Authors:Tomasz Józefowski (Center for Small Area Estimation, Statistical Office in Poznan)Andrzej Młodak (Center for Small Area Estimation, Statistical Office in Poznan) (Speaker) Tomasz Klimanek (Center for Small Area Estimation, Statistical Office in Poznan)Marcin Szymkowiak (Department of Statistics, Poznan University of Economics and Business, Center for Small Area Estimation, Statistical Office in Poznan)
Comprehensive and reliable assessment of the quality of estimates obtained using small area estimation methodology is one of the key challenges facing national statistical institutes. Indirect estimation theory provides many criteria for the statistical assessment of results and model diagnostics. They involve assessing relative estimation errors and relative bias, measures of the goodness of fit, evaluating model assumptions and checking whether estimates in small domains sum up to higher-level aggregates published in official statistics for larger domains (benchmarking). Estimates obtained by means of small area estimation should also be assessed by subject matter experts with knowledge and experience in a given field, who are able to evaluate their quality.
For purposes of subject matter assessment of results, one can also draw on auxiliary sources of information, which contain similar variables (in terms of definitions) to the target variables estimated by means of SAE methods for domains of interest. For example, when estimating the number of unemployed across domain using indirect estimation, one can compare its spatial distribution with the distribution of the number of registered unemployed from the administrative register. This auxiliary variable is a kind of proxy variable, which can be used to assess the quality of small area estimates.
Unfortunately, not all variables estimated by means of SAE techniques can be linked to relevant proxy variables. Nevertheless, one can attempt to construct an artificial composite variable based on other variables which affect it using methods provided by taxonomic analysis. Such analysis is, in some sense, similar to the TOPSIS (Technique for Order Performance by Similarity to Ideal Solution) approach. However, it differs from TOPSIS in that the composite variable is a special function that only represents distances from the development benchmark (the positive ideal object) while attempting to account as much as possible for any possible connections between variables (especially other than correlation, including those that are statistically unquantifiable).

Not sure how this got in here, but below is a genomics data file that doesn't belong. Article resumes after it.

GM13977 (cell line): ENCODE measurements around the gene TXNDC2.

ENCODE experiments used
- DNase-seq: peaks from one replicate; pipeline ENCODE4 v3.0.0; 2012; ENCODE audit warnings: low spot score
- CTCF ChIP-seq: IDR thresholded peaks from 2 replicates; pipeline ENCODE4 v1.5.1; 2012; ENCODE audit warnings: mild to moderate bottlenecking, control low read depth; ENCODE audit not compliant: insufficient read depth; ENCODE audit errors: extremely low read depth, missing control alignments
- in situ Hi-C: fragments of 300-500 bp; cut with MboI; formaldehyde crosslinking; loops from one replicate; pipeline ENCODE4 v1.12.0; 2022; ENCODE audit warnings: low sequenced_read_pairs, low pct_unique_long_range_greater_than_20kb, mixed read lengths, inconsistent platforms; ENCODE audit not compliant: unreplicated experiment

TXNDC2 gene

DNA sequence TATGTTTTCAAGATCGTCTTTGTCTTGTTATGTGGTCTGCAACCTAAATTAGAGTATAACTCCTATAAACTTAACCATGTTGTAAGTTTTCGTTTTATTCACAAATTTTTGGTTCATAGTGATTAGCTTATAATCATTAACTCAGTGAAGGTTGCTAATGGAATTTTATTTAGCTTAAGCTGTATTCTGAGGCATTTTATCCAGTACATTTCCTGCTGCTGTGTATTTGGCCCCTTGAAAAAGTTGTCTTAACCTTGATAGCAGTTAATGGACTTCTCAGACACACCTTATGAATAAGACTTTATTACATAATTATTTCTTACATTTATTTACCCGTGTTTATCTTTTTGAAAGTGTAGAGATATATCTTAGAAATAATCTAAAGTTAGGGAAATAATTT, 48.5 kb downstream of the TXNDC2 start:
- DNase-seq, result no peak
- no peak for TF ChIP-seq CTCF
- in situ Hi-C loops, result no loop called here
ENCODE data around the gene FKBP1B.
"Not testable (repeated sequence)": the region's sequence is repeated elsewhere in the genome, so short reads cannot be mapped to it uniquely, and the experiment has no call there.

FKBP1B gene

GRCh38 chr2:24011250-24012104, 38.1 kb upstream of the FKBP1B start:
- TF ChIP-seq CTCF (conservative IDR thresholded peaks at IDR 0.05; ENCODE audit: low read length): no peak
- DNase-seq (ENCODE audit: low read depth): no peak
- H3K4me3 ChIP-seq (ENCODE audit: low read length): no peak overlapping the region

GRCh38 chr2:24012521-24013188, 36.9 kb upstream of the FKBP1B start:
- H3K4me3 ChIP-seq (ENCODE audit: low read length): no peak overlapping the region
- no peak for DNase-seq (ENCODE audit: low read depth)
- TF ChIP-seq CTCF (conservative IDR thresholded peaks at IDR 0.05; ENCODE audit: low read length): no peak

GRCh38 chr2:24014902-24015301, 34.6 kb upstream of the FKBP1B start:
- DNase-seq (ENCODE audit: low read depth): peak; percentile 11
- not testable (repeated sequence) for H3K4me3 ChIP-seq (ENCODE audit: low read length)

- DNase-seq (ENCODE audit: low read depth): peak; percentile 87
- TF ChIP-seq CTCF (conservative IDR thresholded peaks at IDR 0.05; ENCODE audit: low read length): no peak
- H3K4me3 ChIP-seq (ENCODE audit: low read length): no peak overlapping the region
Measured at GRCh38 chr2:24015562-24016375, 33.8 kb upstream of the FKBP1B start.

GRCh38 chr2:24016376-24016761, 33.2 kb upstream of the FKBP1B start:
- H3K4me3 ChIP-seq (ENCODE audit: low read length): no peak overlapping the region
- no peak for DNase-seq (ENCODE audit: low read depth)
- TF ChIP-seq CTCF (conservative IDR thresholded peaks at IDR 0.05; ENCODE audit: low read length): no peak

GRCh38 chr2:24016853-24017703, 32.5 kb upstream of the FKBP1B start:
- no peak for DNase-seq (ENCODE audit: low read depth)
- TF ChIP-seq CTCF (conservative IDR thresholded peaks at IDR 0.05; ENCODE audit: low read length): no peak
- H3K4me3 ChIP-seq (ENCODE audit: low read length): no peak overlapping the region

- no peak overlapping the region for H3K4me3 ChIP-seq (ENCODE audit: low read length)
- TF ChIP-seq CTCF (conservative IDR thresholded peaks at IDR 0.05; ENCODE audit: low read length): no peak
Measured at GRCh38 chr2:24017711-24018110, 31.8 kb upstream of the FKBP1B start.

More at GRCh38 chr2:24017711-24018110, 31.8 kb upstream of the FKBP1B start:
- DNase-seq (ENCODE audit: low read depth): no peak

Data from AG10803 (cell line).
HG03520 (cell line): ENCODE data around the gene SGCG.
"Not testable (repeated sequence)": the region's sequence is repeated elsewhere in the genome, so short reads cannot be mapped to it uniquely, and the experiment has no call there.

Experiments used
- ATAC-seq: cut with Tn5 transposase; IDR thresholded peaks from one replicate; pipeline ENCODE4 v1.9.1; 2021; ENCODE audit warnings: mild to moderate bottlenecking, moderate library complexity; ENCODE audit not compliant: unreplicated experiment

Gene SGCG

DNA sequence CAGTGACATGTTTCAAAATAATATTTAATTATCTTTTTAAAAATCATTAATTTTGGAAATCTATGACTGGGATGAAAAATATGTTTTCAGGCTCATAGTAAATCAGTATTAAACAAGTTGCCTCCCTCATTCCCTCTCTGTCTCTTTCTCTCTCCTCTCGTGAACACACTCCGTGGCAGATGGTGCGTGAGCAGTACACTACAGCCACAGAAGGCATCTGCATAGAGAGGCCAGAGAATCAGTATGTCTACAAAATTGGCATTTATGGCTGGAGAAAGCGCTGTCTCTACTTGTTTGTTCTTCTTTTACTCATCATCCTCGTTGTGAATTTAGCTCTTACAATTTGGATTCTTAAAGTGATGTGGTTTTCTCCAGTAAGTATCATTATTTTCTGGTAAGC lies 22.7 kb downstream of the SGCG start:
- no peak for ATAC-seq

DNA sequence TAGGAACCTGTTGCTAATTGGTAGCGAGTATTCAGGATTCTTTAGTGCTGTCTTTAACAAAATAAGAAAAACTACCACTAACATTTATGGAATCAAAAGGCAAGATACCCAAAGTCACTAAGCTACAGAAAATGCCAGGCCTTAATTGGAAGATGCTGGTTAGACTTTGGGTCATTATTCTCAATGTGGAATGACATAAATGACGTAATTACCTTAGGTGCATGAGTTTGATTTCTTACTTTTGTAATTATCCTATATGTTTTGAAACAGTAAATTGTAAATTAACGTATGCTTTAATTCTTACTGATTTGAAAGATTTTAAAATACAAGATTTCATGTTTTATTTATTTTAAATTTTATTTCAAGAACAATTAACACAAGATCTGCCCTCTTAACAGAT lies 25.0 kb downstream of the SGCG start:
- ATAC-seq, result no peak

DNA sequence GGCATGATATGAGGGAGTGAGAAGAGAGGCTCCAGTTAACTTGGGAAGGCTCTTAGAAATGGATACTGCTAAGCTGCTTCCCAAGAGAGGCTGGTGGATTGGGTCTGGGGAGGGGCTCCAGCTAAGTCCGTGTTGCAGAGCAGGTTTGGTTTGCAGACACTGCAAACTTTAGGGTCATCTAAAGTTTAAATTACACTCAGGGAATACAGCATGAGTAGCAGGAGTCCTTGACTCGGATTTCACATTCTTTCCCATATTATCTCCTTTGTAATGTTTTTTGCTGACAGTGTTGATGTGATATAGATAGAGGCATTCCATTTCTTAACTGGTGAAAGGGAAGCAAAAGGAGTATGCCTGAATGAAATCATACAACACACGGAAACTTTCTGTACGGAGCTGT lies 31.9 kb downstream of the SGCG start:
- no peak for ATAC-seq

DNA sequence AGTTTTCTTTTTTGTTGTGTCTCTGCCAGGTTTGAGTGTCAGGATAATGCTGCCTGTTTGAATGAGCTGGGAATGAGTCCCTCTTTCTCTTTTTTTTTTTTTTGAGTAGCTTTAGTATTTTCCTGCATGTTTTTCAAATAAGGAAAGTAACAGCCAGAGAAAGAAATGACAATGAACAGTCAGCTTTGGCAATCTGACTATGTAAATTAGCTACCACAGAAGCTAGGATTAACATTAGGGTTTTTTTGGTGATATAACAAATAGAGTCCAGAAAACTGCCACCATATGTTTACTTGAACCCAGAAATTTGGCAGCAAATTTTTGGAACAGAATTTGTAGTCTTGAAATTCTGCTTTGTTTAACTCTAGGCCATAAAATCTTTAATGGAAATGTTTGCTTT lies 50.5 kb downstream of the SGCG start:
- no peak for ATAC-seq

In the article, the authors present a way of constructing a proxy variable for poverty rate, estimated for districts (NUTS 4) of Poland, using SAE. The spatial median (a multivariate generalisation of the median – one of the methods used in taxonomic analysis) is used to construct a complex measure which will serve as a proxy variable for the poverty rate. The complex measure will be constructed using generally available indicator variables about demography, labour market, housing management and living conditions. This synthetic proxy variable will then provide a reference distribution of poverty which will be compared with small area estimates of poverty.
Since the proxy variable is created so as to account for all possible (and not always directly identifiable) connections between original indicators, one can assess the degree to which the SAE procedure reflects these connections. Used in addition to standard statistical criteria, this approach will be another valuable assessment of the quality of indirect estimates of poverty rate in Poland. Additionally, the proxy variable can itself prove to be a very efficient auxiliary variable in in other SAE models, which will be better than specific indicators used to construct it, but treated as separate covariates.